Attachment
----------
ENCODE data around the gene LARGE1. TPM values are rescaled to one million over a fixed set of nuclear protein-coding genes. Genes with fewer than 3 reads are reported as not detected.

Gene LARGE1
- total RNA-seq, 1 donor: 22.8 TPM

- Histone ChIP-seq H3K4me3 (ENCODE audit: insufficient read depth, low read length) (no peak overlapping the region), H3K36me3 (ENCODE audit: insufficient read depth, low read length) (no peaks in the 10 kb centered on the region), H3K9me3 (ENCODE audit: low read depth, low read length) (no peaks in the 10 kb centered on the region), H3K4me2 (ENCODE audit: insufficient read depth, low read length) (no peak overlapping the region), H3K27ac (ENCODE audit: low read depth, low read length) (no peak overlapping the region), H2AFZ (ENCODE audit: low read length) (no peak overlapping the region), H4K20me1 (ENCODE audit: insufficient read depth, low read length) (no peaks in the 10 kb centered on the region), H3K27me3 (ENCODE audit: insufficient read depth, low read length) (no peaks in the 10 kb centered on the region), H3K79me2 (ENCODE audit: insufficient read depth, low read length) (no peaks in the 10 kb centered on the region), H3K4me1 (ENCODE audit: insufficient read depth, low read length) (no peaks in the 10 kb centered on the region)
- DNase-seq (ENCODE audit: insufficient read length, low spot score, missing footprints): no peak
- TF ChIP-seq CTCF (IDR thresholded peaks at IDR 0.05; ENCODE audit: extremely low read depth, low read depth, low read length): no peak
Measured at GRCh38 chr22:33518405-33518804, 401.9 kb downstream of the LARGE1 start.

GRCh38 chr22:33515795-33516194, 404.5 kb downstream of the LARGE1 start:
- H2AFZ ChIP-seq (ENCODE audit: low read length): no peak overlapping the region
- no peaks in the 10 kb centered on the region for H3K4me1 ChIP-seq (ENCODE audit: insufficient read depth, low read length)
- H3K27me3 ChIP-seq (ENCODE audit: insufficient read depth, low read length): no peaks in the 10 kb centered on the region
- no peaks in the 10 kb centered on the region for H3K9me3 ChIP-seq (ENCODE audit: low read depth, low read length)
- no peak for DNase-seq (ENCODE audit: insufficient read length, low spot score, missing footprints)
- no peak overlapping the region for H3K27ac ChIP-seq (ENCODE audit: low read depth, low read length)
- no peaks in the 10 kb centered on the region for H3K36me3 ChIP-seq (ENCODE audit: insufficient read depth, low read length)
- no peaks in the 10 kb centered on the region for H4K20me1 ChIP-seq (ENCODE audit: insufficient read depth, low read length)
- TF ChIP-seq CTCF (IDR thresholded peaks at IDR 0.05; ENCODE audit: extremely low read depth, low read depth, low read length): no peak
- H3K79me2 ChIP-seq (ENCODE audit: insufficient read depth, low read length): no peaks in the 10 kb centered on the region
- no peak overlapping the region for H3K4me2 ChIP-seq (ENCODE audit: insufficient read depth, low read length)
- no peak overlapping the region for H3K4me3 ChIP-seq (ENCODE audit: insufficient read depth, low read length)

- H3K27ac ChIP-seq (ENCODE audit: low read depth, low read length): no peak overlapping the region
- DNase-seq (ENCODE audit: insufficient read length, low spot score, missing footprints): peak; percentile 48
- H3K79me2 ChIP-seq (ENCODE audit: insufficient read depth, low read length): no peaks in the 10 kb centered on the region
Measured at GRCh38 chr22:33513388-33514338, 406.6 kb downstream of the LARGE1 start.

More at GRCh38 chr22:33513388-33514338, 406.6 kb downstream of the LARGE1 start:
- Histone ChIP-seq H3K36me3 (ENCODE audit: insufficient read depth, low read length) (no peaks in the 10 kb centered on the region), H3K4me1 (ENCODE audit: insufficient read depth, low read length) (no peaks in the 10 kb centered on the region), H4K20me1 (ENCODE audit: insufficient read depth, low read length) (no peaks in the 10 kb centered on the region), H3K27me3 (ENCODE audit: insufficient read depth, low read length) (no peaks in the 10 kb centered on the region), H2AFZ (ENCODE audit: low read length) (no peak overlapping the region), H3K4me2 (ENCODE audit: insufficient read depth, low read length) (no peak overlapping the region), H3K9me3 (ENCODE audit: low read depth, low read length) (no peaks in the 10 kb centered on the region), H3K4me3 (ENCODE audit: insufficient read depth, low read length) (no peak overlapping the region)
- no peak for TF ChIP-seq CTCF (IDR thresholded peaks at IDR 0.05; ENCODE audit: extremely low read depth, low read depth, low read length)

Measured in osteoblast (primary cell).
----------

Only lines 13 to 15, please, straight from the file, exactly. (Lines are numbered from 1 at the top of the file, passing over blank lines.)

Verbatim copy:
- no peak for DNase-seq (ENCODE audit: insufficient read length, low spot score, missing footprints)
- no peak overlapping the region for H3K27ac ChIP-seq (ENCODE audit: low read depth, low read length)
- no peaks in the 10 kb centered on the region for H3K36me3 ChIP-seq (ENCODE audit: insufficient read depth, low read length)